columnBy Lee Pyne-Mercier
Great progress has been made in improving the quality and coverage of Kenya's health system in recent years.
The scale-up of HIV services has been particularly dramatic. Half a million people are now on anti-retroviral therapy, and are living longer, healthier and more productive lives.
These people are dependent on daily medication to keep them alive. The lifelong nature of anti-retroviral treatment means that HIV patients are particularly vulnerable during natural and man-made disasters, such as the Haitian earthquake, the Japanese tsunami and political violence in the DR Congo.
Interruption of HIV therapy can result in drug resistance, illness, and death.
The dispute following the December 27,2007, elections caused substantial disruption in essential health services.
HIV patients in clinics across Kenya experienced a significant increase in interruption of their treatment. Several studies conducted after the elections by Kenyan and international research teams documented the scale of the problem, and identified lessons that can help HIV patients avoid any disruption during future disasters. These lessons are equally applicable to patients with other chronic conditions requiring ongoing care.
Clinics should develop contingency plans describing how they will continue to provide services in an unpredictable and unstable environment.
This should include communicating with patients, ensuring a consistent supply of medicines, ensuring safety of staff and patients, preparing for trauma care and communicating with the Health ministry and other facilities.
Clinics need to pay particular attention to patients who travel long distances to seek care. After the 2007 elections, individuals traveling for three or more hours to seek treatment were much more likely to have a treatment interruption.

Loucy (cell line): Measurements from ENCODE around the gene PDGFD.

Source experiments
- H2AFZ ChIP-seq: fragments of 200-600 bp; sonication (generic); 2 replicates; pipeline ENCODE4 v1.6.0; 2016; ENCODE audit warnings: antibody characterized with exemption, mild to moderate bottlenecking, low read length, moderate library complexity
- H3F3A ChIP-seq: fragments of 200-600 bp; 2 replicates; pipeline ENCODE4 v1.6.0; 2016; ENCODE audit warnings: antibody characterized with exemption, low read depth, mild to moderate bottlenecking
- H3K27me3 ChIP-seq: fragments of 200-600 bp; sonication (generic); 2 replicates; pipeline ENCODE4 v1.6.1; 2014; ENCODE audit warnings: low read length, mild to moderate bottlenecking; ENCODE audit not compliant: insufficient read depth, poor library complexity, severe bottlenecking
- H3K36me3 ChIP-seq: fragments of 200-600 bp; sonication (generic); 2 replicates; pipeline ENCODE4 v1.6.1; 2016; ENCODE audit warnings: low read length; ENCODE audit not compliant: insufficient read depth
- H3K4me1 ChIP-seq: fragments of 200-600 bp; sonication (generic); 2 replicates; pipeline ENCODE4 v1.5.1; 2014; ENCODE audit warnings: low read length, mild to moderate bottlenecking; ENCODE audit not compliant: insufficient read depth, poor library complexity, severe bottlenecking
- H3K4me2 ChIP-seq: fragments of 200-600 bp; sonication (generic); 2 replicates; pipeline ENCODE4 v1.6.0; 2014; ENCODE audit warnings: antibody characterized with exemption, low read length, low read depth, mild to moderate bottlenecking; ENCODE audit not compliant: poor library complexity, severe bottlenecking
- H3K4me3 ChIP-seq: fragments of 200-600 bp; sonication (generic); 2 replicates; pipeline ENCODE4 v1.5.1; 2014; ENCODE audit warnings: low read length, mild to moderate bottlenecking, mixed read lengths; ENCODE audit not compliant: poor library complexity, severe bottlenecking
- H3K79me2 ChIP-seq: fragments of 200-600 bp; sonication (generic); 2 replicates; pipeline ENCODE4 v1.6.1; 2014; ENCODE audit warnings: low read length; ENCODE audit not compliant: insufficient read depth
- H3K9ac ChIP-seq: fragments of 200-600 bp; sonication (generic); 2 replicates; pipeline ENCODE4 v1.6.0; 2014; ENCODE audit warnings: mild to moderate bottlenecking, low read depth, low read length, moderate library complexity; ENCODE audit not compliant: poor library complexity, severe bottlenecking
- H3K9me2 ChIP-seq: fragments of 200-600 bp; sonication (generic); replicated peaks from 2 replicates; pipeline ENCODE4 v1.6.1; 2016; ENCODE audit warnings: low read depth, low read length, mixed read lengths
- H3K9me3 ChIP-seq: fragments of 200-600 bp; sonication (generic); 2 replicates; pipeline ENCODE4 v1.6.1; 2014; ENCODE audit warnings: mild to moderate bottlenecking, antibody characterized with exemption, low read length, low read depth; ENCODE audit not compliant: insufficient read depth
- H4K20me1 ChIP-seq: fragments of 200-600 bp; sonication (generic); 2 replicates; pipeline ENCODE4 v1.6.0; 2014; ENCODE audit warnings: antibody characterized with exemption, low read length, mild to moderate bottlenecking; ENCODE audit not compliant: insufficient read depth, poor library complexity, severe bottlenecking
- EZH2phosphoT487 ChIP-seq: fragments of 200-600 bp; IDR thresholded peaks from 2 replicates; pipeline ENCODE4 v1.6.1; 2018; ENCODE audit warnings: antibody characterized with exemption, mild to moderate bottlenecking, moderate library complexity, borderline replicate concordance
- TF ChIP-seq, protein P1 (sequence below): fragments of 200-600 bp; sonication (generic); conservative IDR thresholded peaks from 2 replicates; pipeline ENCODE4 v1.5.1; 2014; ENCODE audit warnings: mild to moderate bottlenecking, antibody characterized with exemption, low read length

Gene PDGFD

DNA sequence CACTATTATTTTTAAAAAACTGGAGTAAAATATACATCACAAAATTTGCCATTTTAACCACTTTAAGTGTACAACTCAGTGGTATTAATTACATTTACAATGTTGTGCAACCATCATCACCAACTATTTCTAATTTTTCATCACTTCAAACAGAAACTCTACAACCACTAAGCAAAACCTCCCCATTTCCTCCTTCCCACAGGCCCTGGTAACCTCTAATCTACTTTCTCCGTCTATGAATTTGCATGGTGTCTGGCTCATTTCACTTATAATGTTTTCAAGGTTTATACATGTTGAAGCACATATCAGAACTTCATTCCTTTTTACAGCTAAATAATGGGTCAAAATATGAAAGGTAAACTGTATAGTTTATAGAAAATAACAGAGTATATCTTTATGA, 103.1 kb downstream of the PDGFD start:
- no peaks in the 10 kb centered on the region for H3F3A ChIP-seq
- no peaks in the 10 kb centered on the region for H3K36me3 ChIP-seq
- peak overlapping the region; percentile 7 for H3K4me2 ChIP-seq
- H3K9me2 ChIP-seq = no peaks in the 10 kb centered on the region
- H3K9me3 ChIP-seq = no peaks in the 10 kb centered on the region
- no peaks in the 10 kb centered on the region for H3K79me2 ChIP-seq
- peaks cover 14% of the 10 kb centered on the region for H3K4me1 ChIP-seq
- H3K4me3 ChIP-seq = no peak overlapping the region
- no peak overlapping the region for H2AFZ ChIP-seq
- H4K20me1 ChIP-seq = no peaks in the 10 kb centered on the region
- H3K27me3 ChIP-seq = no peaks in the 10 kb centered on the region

Providers should give extra attention to these patients, and should ensure that all patients are aware of alternatives for accessing care.
While women are always a vulnerable group, men may be more likely to experience HIV treatment interruption during periods of social unrest. Providers should work with the men to ensure they have made plans for accessing care during and after the elections.
All patients should be provided with 'patient passports' including a summary of their current treatment regimens, side effects and phone numbers wherethey can call for advice in case they need to seek care elsewhere.
Providers should consider dispensing additional medicines before the elections to allow patients a greater flexibility on when they should next visit the clinic, particularly for those who live far away.
Clinic management should conduct daily situation assessments and adjust service levels to accommodate variations in volume, with more staff available on-call for days when patients come.
The period following the 2007 election was characterised by levels of violence that fluctuated on a daily basis. The number of patients attending clinic was extremely variable by day and largely driven by political events. Patients visited clinics in large numbers on quiet days and on days before major protests were planned.
The most important way to promote the health and well-being of patients in need of HIV care and other chronic diseases will be a free and fair elections. It is up to all Kenyans, and particularly politicians, to ensure the conditions for a peaceful election are established and to respect the will of the people of Kenya.
A peaceful March 4 elections will demonstrate the final realisation of democracy in Kenya and pave the way for a prosperous and healthy future.
Lee Pyne-Mercier works for a non-profit organization in Seattle, Washington, and has conducted research on the impact of conflict on health in Africa.